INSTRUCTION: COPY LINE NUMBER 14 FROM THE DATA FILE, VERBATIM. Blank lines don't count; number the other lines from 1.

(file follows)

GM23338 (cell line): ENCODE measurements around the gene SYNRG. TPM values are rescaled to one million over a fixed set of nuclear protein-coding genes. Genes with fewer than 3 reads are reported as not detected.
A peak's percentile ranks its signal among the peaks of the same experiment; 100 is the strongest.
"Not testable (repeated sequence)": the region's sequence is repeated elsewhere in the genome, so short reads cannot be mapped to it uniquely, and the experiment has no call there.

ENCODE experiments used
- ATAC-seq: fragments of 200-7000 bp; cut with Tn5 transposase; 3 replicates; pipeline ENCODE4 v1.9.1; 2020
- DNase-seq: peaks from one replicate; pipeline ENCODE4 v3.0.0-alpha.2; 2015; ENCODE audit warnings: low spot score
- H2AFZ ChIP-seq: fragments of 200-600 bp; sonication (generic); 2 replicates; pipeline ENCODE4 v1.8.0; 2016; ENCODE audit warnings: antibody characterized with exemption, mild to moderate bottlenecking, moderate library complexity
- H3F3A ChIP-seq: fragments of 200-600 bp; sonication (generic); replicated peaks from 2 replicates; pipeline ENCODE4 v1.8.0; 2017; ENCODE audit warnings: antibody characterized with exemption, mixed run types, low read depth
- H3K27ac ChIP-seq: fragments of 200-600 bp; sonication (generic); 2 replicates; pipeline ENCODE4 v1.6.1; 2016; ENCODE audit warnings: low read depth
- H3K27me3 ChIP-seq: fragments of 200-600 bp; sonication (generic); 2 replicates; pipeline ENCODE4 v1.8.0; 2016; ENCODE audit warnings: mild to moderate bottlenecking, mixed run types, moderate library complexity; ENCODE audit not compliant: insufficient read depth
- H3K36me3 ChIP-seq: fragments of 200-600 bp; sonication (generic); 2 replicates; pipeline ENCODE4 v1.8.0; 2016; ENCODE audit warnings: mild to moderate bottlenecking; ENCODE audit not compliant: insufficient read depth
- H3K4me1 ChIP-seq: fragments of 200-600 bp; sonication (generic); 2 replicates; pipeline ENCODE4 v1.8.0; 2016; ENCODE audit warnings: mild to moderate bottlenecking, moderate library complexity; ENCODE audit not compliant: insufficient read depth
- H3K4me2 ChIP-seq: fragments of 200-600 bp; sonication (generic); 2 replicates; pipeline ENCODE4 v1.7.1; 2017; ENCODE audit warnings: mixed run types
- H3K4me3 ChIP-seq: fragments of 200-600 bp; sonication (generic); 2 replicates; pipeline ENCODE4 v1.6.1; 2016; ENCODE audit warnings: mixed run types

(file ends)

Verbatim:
- H3K4me3 ChIP-seq: fragments of 200-600 bp; sonication (generic); 2 replicates; pipeline ENCODE4 v1.6.1; 2016; ENCODE audit warnings: mixed run types